The smart investor in the stock market doesn't "listen to his gut" or "follow her instincts" about the market, they use a rational process to identify great companies.
If you want to buy a stock, you should be able to state, in writing, the reasons. This is known in the business as a "buy case."
A buy case is a simple, to-the-point summary of why this stock makes sense for your portfolio. It may help to visualize this as a presentation to your superiors and peers at work or some other group you would want to impress.
Most of us wouldn't be employed long if we recommended a course of action at work because we "had a hunch". Your buy case should be as well thought out and researched as any project you tackled at work.
It covers five important points about the company and the stock and forces you to do your homework before investing. You may want more than five points - so much the better.
If you follow this procedure or one similar to it, you'll avoid buying (or selling) as an emotional response. You will have a well-thought out plan for your action. This plan will also serve as a way to continually validate your decision. If the company veers off your summary in any way, you should know why and decide if you still want to own the company.
5 Points of a Stock Buy Case
Here are the five points your buy plan should cover:
1. What does the company do? If you can't explain the major business activity of the company in two or three sentences, you shouldn't be investing in it. This doesn't mean you have to know every technical detail, but you should have a broad overview.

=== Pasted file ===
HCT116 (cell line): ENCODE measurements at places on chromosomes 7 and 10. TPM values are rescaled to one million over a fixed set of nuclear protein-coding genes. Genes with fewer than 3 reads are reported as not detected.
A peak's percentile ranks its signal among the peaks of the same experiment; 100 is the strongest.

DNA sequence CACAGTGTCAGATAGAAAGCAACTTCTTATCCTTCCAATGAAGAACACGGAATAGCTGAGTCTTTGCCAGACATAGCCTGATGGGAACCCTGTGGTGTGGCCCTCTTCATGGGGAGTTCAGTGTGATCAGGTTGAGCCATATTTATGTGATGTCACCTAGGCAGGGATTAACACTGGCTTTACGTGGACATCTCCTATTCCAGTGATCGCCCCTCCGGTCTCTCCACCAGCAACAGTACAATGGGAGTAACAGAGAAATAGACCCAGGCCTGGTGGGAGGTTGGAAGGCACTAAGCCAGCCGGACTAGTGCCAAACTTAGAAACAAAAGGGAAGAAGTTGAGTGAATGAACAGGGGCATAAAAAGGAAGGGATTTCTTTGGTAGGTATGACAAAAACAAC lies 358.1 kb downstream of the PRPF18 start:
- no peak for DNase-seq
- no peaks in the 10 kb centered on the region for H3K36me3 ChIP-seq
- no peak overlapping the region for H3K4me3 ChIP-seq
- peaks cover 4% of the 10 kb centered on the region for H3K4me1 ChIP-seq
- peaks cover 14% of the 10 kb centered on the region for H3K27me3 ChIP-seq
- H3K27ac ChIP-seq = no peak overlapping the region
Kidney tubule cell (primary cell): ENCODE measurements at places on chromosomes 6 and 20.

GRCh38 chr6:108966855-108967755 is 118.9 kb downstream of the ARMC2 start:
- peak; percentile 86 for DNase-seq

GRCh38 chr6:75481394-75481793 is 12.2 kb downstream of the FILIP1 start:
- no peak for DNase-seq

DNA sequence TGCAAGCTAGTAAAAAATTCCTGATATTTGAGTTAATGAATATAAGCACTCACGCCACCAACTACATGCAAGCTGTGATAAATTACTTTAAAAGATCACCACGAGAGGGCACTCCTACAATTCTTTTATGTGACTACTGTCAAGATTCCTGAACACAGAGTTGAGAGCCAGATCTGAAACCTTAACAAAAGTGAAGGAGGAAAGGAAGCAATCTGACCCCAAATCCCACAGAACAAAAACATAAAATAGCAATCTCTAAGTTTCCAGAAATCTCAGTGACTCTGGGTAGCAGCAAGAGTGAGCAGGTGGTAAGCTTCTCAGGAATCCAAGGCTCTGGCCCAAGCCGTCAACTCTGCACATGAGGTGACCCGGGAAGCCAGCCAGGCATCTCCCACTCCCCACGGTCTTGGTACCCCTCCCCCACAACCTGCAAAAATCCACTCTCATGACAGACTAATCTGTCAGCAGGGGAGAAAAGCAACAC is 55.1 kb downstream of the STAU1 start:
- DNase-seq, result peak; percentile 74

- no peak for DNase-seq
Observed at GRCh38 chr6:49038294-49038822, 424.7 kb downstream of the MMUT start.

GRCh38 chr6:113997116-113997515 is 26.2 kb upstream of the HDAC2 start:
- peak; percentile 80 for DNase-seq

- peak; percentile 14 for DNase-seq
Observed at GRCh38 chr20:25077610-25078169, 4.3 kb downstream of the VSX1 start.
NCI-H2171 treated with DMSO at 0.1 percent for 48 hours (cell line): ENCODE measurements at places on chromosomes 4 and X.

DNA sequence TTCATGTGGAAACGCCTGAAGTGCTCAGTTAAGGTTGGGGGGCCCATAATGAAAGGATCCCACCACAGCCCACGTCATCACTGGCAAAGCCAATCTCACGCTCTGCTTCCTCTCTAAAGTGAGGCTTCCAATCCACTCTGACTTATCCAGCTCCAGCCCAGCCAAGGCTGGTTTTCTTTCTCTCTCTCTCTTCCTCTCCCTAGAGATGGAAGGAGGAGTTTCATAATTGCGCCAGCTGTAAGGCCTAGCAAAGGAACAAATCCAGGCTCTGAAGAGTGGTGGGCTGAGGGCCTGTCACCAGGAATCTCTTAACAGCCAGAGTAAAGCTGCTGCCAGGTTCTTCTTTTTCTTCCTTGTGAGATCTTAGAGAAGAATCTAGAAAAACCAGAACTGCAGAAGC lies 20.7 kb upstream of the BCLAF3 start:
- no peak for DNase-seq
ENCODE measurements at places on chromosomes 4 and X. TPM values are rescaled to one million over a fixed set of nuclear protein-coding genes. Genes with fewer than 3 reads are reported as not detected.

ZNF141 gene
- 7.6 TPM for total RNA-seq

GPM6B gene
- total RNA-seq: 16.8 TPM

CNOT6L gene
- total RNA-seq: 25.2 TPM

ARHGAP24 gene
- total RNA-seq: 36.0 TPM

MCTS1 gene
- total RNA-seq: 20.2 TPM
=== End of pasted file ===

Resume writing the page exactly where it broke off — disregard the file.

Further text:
2. What part of the economy does this business serve and is it growing or does the company own a large share of that market? You invest in a company anticipating long-term growth. Companies that are built on fads or outdated technology are not good prospects. The technology sector is more volatile than consumer staples, but also offers more growth potential.
3. Is the company riding a demographic or economic trend that has long-term implications? Companies that serve retirement needs of Baby Boomers have a 76 million plus market. Companies that define their market too narrowly limit their potential growth.
4. How do you value the company using standard market ratios? Using many of the tools found at The Tools of Fundamental Analysis how does the company compare to its industry peers? How does is compare to the overall market? Why do you believe it is under valued?
5. What do you see that makes you believe the company has room for sustained growth? Why do you believe the company is in a good position to grow and the stock is not priced to reflect this potential? Maybe the stock has been beat up because of some bad company news you judge to be temporary. Maybe the sector is out of favor and generally depressed. Whatever reason, you should have a reasonable answer for why the stock price is lower than it could or should be. This is your growth margin.
When you have built a convincing buy case (at a certain price), you are ready to invest. You may want to broaden your research beyond these five points.
Stock Buy Case also Good Sell Case Too
Retain the buy case and review it at least once a year or more often if the stock takes a big hit to see if any of your assumptions or conclusions have changed.
When you build a buy case before buying a stock, you force yourself to make a rational decision.
Investing on instinct is the same a guessing, sometimes you'll be right and sometimes you'll be wrong - not a great way to a solid financial future.